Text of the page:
FOLLOW THE LEADERS In the Geometry Wars sequel, the scores take center stage.
What makes a man lust for the high score? What primal urges drive him to submit to one punishing gameplay session after another, in a vain and almost certainly futile attempt to surmount the highest peak of video-gaming glory? It’s a question scientists may never answer. For now, we can only observe the effects of this phenomenon — and never more clearly than on the roiling leaderboards of Geometry Wars Retro Evolved 2.
The first Geometry Wars Retro Evolved had high scores too, and a worldwide leaderboard you could access through Xbox Live, but the whole thing seemed perfunctory. In the sequel, the scores take center stage. The moment you begin a new game, you’re greeted with your ranking for each of six different gameplay modes, all on the same screen for easy reference. You may notice that, since your last log-in, one of your friends has buried your scores, shoveling millions upon millions of points over you like dirt on your grave. Your only option is to respond in kind.
|GEOMETRY WARS RETRO EVOLVED 2|
FOR XBOX LIVE ARCADE | RATED E FOR EVERYONE | DEVELOPED BY BIZARRE CREATIONS | PUBLISHED BY ACTIVISION
Geometry Wars 2 retains the spicy retro flavor of its predecessor while bringing several new entrees to the party. In each gameplay mode, the fundamentals are the same: you control a little C-shaped ship with the left analog stick while firing unlimited shots in any direction with the right stick. You’re confined to a small, rectangular area that quickly fills up with enemies to be blasted. (Each enemy is a basic geometric shape, hence the name.) Within that framework, however, developer Bizarre Creations has found plenty of room to experiment.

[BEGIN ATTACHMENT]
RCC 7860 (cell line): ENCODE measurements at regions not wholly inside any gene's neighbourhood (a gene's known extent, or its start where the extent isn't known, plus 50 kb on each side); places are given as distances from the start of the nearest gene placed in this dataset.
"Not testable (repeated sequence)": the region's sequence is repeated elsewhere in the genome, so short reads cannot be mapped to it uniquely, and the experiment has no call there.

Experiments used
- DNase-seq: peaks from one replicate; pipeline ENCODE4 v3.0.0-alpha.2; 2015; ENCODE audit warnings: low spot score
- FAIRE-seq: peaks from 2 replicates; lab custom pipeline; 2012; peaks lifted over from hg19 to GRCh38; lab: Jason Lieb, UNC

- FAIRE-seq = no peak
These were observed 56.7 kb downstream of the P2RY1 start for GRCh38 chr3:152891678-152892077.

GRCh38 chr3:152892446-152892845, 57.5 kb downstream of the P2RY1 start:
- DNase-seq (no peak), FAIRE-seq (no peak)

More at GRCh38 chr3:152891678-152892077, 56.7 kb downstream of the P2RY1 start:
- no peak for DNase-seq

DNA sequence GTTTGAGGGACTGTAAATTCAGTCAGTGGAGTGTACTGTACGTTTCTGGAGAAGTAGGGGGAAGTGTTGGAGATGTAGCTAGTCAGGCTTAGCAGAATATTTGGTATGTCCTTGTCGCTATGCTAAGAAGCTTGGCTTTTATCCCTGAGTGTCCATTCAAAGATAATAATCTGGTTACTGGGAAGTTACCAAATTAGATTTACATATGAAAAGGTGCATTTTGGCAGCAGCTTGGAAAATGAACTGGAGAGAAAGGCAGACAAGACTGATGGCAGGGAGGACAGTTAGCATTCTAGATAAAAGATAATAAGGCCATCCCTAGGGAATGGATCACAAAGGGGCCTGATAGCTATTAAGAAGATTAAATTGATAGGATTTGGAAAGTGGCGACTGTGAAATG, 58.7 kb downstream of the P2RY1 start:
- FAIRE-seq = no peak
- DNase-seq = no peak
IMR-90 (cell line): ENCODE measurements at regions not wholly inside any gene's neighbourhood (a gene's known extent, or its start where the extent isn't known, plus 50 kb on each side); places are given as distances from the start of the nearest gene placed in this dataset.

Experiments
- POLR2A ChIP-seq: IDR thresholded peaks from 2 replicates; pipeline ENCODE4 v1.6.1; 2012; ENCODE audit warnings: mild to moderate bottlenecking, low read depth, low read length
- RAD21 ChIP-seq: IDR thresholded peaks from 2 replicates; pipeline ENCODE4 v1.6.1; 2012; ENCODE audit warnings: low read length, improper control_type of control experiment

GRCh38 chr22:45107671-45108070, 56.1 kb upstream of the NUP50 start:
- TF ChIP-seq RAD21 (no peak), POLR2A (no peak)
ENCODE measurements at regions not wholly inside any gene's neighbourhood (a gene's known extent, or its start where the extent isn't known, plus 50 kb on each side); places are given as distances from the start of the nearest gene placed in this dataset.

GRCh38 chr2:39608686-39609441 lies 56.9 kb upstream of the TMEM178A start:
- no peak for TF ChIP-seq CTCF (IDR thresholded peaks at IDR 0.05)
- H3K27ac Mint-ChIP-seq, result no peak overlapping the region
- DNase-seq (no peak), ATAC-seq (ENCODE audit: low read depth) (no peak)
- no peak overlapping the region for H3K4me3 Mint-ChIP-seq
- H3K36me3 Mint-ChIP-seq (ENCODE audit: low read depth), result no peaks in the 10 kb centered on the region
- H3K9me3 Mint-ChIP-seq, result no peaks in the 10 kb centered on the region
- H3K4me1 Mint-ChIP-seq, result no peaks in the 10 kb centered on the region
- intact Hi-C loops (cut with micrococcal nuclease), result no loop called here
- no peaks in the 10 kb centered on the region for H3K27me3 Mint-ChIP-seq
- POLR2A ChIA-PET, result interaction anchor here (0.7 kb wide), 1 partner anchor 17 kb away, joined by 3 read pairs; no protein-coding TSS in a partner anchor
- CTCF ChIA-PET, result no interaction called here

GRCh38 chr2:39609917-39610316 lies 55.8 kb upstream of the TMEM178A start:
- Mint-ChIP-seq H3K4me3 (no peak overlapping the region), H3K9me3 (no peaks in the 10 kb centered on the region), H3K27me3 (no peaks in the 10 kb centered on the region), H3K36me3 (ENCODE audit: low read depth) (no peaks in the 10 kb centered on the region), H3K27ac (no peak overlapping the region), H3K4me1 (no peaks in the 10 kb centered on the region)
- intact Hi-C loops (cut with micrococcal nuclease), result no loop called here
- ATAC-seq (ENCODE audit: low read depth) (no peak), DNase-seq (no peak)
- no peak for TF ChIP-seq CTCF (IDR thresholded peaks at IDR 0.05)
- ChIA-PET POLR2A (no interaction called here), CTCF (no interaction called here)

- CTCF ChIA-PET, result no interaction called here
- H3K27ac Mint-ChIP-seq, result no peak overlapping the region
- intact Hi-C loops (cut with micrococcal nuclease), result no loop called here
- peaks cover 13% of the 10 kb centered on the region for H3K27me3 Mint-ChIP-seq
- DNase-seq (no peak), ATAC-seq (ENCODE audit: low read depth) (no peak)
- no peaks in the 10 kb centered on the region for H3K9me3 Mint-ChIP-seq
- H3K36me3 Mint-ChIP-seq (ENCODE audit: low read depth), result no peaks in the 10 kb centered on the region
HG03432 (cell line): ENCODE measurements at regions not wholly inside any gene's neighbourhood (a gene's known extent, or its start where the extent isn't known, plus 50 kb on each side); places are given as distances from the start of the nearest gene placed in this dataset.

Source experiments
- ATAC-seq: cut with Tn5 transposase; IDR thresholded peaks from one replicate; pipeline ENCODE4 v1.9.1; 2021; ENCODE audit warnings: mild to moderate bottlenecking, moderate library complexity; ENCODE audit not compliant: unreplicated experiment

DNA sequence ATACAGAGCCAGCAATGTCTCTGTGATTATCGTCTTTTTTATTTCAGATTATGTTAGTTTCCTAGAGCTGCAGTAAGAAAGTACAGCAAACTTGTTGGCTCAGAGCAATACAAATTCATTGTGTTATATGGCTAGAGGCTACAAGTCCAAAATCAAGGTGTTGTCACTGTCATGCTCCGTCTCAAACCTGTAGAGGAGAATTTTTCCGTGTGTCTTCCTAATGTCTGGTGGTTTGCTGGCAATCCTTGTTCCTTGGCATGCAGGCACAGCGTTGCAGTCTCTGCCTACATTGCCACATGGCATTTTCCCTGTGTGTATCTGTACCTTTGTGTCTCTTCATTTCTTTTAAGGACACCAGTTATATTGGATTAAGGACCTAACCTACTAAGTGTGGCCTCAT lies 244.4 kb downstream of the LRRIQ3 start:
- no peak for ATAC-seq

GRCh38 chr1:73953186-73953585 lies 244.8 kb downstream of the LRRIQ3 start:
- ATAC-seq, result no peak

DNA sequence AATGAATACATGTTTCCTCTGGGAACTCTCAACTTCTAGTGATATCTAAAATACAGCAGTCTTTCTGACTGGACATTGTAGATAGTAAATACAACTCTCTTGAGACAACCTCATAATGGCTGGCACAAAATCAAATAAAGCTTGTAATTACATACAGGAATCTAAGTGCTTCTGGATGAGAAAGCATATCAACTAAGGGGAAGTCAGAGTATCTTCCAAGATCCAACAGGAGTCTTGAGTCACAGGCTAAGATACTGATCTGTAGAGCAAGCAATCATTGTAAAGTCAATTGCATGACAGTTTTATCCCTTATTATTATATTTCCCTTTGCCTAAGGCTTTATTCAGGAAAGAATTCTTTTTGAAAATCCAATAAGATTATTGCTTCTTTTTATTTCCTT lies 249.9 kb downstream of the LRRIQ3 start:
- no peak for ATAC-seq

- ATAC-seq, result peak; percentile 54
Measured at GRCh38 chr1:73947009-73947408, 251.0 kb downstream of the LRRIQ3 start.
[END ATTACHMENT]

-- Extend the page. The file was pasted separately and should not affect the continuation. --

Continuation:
“Evolved” mode is the one that will be familiar to those who played the first Geometry Wars, and it follows the most traditional rules. You start with three lives and a handful of screen-clearing bombs, earning more of each as you reach certain score markers. Ever more challenging waves of enemies spawn at intervals, until the screen is saturated and your ship is a microsecond from destruction at all times.
By itself, “Evolved” is enough for an entire game, and indeed that was the case with the original. A few tweaks make it seem new. Previously, you earned score multipliers only by blasting prescribed quantities of enemies. This time, shattered foes drop “geoms,” little jewels that increase your multiplier by one. Not only does this change result in stratospherically higher scores, it also creates an incentive to keep moving instead of trying to cover your flank in the map’s corners.
And the new modes aren’t exactly filler. Some even top the original. “King” mode peppers the screen with small, circular safe zones that your enemies cannot penetrate. Each zone closes just seconds after you enter it, however, and out in free space you can’t shoot. It’s a frenzied dash from one zone to another, followed by brief interludes of blasting everything in sight.